Chattanooga, Friday, March 3. On guard. Very wet day. Rained all day and night. Mail arrived with a letter from T. L. All very well with the exception of dear mother. She still is suffering severely. How much longer can her frail nature withstand it? It is hard to give her up here and never more to see her loving face. Must she go without welcoming her Jenk’s return? But still I feel it would be better for her to leave her troubles and sufferings, and go to the land where her treasures are, there to enjoy endless day.
St. Helena Village, S.C., March 3, 1865.
I just scribble a note to thank you all, tell you I am well, and that I am, as you suppose, busy distributing to the refugees. We clothed about one hundred almost naked and entirely filthy people, who had had no change of clothing for months, and who had generally been very ill. Then the supply stopped. There arrived just five boxes and a barrel for me, and these we gave. But no other boxes have come since, and the people come to our yard and stand mute in their misery, not annoying me with questions, but just watching me to see if I have any news of the coming clothing for them. There some of them stand nearly every morning when I go to school, and there they are when we come home. I believe there are some boxes for me and many for Mr. Tomlinson at the Head, but the storm, we suppose, has cut off the supply of coal, and the steamers cannot bring them up. For the same reason no rations could be brought up for them, and there has been something very like starvation here. I have, fortunately, had some money of Mr. Wright’s, and I have bought rice from Mr. Ruggles, and to avoid actually giving to beggars, have only supplied such as Hastings designated as starving, except in a few cases where we had personal knowledge of the people. I think the little grits and rice we have given have kept soul and body together more than once. They have found out that we will buy moss from the trees for our cow who, stupid beast, will not eat hay.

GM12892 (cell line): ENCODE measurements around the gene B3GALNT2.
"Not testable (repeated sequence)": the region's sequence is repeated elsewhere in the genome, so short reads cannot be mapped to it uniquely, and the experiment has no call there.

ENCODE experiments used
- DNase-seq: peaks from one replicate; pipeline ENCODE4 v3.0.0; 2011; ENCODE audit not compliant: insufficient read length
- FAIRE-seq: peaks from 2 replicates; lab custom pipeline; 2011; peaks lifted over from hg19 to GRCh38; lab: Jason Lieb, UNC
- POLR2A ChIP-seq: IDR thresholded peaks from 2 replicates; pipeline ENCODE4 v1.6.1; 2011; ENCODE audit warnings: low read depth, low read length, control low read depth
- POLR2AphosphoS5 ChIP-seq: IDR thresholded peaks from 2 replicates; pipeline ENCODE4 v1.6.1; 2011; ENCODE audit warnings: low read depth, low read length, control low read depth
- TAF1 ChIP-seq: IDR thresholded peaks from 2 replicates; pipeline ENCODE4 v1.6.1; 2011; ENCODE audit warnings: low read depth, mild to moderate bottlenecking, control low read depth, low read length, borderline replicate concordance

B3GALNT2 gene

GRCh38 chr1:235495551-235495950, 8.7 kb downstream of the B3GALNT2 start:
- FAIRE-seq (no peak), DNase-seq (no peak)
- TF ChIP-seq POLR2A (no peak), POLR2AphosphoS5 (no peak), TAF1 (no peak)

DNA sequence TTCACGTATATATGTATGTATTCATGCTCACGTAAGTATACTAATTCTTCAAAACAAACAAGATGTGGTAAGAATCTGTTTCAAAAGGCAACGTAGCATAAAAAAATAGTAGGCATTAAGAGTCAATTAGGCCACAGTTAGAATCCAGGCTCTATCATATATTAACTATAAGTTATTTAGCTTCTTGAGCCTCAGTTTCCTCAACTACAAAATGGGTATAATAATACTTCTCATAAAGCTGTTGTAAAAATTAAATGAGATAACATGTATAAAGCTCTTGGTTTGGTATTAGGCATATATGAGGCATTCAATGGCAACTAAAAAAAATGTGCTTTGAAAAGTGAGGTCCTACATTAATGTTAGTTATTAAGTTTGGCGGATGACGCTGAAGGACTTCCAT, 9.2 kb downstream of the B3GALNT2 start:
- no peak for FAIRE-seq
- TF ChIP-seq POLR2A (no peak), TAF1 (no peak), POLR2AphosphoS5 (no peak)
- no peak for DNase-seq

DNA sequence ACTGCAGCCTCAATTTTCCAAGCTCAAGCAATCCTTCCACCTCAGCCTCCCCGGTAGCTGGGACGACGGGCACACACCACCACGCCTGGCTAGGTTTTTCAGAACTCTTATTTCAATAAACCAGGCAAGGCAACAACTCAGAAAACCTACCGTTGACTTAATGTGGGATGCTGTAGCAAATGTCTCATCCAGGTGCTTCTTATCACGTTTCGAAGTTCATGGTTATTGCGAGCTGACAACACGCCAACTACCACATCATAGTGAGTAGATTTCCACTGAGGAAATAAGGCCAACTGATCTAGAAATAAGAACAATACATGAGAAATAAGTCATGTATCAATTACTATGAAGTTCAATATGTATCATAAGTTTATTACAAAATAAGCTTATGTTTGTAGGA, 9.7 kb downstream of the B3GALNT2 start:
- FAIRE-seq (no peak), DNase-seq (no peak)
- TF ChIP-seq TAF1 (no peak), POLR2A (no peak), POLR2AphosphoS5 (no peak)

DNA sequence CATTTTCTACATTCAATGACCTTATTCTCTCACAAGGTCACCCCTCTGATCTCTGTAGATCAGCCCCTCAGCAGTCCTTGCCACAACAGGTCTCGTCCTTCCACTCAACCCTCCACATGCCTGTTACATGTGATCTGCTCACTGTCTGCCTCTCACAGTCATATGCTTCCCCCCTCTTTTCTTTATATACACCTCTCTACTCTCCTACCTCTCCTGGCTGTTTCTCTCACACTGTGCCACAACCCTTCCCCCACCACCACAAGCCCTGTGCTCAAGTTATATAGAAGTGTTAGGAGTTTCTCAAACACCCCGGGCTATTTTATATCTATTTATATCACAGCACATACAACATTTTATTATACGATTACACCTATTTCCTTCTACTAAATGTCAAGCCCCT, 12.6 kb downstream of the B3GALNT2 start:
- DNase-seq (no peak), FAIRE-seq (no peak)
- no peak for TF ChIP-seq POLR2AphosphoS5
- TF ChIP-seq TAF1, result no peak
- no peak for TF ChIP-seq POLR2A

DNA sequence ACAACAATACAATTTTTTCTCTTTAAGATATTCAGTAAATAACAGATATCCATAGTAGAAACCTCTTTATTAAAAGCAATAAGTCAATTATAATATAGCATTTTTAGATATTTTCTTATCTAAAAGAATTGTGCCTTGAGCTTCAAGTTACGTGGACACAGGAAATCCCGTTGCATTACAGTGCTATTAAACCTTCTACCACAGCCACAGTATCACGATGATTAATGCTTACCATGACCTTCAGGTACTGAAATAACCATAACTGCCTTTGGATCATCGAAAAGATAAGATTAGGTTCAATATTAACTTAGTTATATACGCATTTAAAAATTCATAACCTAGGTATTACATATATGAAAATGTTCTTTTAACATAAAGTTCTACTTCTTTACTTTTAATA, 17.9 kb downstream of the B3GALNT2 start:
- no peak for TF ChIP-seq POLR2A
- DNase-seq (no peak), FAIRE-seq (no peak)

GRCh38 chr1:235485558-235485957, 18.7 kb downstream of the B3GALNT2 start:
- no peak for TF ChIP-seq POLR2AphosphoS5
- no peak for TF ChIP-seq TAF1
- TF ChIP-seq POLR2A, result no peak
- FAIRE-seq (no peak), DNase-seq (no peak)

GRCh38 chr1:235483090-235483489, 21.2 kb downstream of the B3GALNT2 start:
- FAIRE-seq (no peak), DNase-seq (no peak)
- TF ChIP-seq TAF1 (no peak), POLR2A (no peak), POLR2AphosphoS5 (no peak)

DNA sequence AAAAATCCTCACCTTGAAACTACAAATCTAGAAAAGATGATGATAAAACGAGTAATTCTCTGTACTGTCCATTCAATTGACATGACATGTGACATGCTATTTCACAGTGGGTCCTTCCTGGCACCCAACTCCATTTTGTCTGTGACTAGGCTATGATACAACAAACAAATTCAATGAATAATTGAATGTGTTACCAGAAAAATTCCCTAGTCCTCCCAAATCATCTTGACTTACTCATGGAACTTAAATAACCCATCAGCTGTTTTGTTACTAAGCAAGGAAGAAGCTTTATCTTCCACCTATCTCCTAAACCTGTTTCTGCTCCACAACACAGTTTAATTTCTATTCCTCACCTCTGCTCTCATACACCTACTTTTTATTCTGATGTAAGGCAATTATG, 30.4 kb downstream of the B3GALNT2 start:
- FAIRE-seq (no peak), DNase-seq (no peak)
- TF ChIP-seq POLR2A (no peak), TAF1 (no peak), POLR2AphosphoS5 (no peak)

I am elected superintendent of the Philadelphia schools and agent for the Pennsylvania Freedmen’s Relief Association down here.
My box has not come, nor the schooner been heard of. This stormy weather has kept it out, I suspect. Thank H. for both drafts.
What a pleasure my life is!
Friday, 3rd—It is still raining. We left our dismal camp at 7 a. m. and marched eleven miles, going into bivouac near Cheraw. The First Division of the Seventeenth Corps drove the rebels out of their works on Thompson creek and on through Cheraw and across the Great Pedee river. They captured seventeen cannon, three thousand stand of small arms and a number of prisoners. Cheraw is quite a business town and had been a manufacturing center for the rebel army. It is at the head of navigation on the Great Pedee river and has a railroad running to Charleston, South Carolina.
March 3d.—Raining and cold. This morning there was another arrival of our prisoners on parol, and not yet exchanged. Many thousands have arrived this week, and many more are on the way. How shall we feed them? Will they compel the evacuation of the city? I hope not. Capt. Warner, Commissary-General, is here again; and if assigned to duty, has sufficient business qualifications to collect supplies.